Explore Sequoia's underground world

At Sequoia National park's Crystal Cave the staff has put visitors to work helping to restore this magnificent wonder to a more natural state.

In the 1930's with the help of the Civilian Conservation Corps or CCC the National Park Service undertook large-scale development in their efforts to prepare crystal cave for public tours. Restrooms were installed and massive concrete walls constructed in natural rooms adjacent to the now famous Spider Web Gate entrance. It has since been discovered that a rare, unique to entrances of caves i nthe Yucca Creek watershed, reside in the area that was enclosed for storage and restrooms. Restoring the bathroom area increases the total habitat available for these creatures by as much as 20%. In addition, hundreds of tons of blast rubble were left behind throughout the cave when sections were enlarged for tours.

In the 1990's, restoration projects were initiated to restore the cave to a more natural state while allowing public tours to continue. Over the next few years, volunteers removed tons of rubble from within the cave and work began to eventually remove the restrooms and storage room near the entrance. By the end of the 2004 summer tour season, the bathroom was dismantled and several tons of concrete removed from the cave walls. The task of moving this rubble up the steep half-mile trail to the cave parking lot by hand was an enormous chore. Once the snows came, access to the parking lot was closed for the winter. By the time the cave opened for the summer tour season in May of 2005, a huge pile of rubble, rotting wood and pipes sat in the parking lot with many more tons of debris still remaining in the cave.

Crystal cave tours are operated by the non-profit education partner of the National Park Service, the Sequoia Natural History Association or SNHA. The organization has supported education and the protection of the natural resources in Sequoia and Kings Canyon National Parks since 1940. SNHA is known as a cooperating association. Sixty-five of these organizations of these organizations partner with approximately 400 National park service sites to support and promote visitor education. Cave interpreters and naturalists employed by the SNHA are required to develop their own tour programs. According to SNHA's Executive Director, Mark Tilchen, although every cave tour provides basic history and geology, each tour is unique in that the staff must develop a special theme for their program. The theme places special emphasis on a particular topic during the 50-minute program along the half-mile trail within the cave by taking a piece of concrete that needed to be removed and sent up the trail.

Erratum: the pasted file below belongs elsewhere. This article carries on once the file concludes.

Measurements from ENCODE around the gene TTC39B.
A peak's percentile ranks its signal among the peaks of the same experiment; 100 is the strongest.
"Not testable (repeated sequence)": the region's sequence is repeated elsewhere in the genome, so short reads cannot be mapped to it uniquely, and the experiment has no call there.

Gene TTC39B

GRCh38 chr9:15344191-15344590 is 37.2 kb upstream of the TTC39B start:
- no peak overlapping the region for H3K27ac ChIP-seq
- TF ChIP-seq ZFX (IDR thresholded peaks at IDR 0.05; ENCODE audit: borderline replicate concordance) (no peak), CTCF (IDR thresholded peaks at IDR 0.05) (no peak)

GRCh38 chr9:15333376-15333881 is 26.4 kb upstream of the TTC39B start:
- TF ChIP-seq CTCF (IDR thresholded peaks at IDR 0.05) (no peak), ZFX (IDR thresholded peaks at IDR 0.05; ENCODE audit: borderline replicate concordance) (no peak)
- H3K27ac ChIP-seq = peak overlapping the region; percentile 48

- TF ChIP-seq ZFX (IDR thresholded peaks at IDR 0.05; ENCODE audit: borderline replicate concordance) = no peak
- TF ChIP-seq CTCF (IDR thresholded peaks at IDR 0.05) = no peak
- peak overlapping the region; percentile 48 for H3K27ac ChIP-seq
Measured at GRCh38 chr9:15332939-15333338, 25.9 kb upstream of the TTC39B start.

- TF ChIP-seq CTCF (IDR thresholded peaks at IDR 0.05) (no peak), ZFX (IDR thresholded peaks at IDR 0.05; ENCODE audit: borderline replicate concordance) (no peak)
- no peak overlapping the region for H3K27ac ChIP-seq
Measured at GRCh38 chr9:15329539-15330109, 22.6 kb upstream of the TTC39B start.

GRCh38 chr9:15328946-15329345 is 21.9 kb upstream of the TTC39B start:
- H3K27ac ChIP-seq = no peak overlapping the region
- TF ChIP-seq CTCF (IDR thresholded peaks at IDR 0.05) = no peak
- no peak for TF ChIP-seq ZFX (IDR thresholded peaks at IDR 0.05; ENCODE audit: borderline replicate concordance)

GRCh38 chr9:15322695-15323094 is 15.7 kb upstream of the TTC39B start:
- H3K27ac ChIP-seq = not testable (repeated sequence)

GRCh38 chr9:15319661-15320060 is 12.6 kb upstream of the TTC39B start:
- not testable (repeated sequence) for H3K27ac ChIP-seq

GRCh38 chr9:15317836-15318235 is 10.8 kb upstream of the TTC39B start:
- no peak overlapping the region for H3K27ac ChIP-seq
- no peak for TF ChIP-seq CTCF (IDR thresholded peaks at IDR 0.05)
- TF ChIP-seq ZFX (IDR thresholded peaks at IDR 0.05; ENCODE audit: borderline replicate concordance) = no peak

"The park is very impressed and very pleased by the efforts of the Sequoia Natural History Association staff and park visitors to help restore Crystal Cave. Their efforts to remove rubble from the demolished bathrooms inside the cave have made a huge difference in the success and timing of this restoration project. Their work will have long-term positive effects on the cave that will exist as long as the cave does," said Joel Despain, National Park Service Cave Specialist for Sequoia and Kings Canyon National Parks.

Walter Fry, a former Park Superintendent, led the first exploration part into Crystal Cave in Sequoia National Park in 1918. Fry later wrote, "It is in this cave that nature has lavishly traced her design in decorative glory." Spectacular and varied formations are found throughout the cave. Crystal Cave operates from mid-May through late October, weather permitting. The sequoia Natural History association offers a regular 50-minute tour, an in-depth two-hour Discovery Tour, and a challenging Wild Cave program. Tickets must be purchased at either the Lodgepole or Foothills visitor centers at least two hours in advance; tickets are not sold at the cave. Tickets cannot be purchased by phone.

Visitors often say that the half-mile walk along Cascade Creek, down to the Spider Web Gate cave entrance, is worth the price of admission. The best time to visit this beautiful cave is during the months of May, June, September and October when tour sizes tend to be smaller.

Crystal Cave is operated by the Sequoia Natural History Association, a non-profit membership organization dedicated to supporting education, interpretation, research and the natural and historic preservation of Sequoia and Kings Canyon National Parks, Devils Potspile National Monument and Lake Kaweah. The Association is committed to enriching the experiences of visitors and promoting public awareness of the significance of national parks and public lands through educational programs, publications and financial support. The association operates the Sequoia Field Institute, the pear Lake backcountry ski hut, and bookstores in Sequoia-Kings Canyon visitor center bookstores.

Membership is open to the public. Members receive a 15% discount on publications sold in Sequoia and Kings Canyon visitor centers, discounts on educational field seminar, a 50% discount on Crystal Cave torus, a discount on books in visitor centers inmost other national parks, and a $13.95 per month unlimited internet access. For cave, membership, program, and mail-order information, call 565-3759 or online at www.sequoiahistory.org.

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